Wednesday, January 14, 2009

Good Religion/Bad Religion

Last night we gathered on the steps of 77 Massachusetts Ave. to show our support for peace in Gaza. It was a small group of students, Christians, Jews and Muslims and probably a few uncommitted fellow travelers. Amnesty International was represented. Having been asked to speak, here is what I said:

January 13, 2009
Vigil for Peace
77 Massachusetts Ave.

My Friends, you are not gathered here to hear me, but rather to show your support those who support the peace process in Gaza. We are gathered here because we value peace. There is a bumper sticker making the rounds these days that contrasts the costs of war with the cost of peace. Peace is priceless. We believe that.

This does not mean that we are naïve. But it does mean that Israel should not have to deal with Hamas rockets targeting its cities and towns. The citizens of Gaza, Christian, Muslims and Jews should not be caught in the crossfire. For peace to be achieved we need leaders who are willing to bear the burden of peacemaking. We look to Washington to support the peace process, but closer to home we take upon ourselves the burden of being those who support peace.

We are here this evening to bear our witness to that noble cause.
We are here to say to Israel that a war that puts civilians at risk—current casualties put the dead and wounded civilians, men women and children at an unacceptable level—cannot achieve the purposes Israel seeks.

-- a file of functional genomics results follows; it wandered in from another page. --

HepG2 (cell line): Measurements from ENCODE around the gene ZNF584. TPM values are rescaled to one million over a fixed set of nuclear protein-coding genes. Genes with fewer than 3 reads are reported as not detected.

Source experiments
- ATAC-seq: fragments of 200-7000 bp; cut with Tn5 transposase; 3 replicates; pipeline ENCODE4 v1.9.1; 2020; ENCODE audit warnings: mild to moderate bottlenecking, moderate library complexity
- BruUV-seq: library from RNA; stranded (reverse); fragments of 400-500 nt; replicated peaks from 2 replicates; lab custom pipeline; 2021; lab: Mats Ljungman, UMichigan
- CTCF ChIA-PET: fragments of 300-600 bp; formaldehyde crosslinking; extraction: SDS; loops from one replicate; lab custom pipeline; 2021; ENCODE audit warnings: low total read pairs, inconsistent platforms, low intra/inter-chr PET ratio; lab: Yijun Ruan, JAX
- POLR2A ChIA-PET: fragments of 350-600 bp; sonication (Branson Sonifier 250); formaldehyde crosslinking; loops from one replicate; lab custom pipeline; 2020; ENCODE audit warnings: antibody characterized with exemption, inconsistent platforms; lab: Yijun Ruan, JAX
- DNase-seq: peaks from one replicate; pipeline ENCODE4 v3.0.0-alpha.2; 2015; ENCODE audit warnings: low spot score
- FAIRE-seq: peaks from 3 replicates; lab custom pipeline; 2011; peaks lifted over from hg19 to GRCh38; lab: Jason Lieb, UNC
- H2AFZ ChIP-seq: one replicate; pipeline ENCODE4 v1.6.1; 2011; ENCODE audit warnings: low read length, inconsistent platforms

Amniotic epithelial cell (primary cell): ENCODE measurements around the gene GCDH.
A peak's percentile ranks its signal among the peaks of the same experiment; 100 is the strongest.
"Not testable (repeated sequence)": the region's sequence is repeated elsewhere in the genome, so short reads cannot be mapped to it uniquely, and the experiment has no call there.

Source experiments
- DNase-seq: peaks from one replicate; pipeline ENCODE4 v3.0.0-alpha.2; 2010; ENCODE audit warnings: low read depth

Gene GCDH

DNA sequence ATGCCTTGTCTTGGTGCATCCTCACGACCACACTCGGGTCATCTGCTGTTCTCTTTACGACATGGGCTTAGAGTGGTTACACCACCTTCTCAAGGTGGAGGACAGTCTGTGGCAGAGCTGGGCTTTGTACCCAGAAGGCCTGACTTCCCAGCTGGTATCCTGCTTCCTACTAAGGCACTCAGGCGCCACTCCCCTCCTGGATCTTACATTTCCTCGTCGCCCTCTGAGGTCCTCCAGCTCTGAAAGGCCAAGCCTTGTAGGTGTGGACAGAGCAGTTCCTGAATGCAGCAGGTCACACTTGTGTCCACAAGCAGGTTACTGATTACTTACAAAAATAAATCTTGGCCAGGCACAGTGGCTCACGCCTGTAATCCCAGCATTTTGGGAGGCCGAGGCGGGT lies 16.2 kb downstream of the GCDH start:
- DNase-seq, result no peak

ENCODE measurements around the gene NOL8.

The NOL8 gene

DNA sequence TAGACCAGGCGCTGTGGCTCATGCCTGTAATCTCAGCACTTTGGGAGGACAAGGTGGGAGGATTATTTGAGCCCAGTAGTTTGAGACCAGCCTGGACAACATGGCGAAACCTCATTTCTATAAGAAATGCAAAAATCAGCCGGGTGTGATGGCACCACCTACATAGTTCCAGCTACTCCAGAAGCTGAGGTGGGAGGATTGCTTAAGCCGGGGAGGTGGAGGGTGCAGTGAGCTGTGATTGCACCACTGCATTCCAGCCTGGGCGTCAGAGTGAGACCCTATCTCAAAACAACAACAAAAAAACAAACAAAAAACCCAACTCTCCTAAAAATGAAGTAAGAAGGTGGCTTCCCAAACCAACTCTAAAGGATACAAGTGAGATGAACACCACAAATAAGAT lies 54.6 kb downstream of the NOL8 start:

We are here to say to Hamas, that the destruction of Israel is not a viable goal and the willingness to use civilians for political purposes is inhumane.

We are here to say: stand down, step back, learn forgiveness.

Let our prayer be:

We shall not rejoice when our enemy falls;
We shall not exult when our enemy stumbles.

Never shall we say: I will do to them as they have done to me; I will repay them according to their deeds.

We shall not hate one another in our hearts; we shall love our neighbors as we love ourselves.


The religious sentiment that sees the value in all of human kind, that cares for our world because it is our home and we bear responsibility for its well being, is a sentiment worth endorsing, commending and practicing. I think of religion as portrayed in two recent movies: Charlie Wilson's War and The Kite Runner. In both films Islamic Fundamentalism is offered as a counterpoint to those who care for the stranger, and are willing to live with the ambiguity of modern life. There are Jews and Christians who could just as easily have played the role. Last evening here at MIT I was privileged to stand with young people whose religious commitment opens them to the world and calls for peace. These young people will change the world.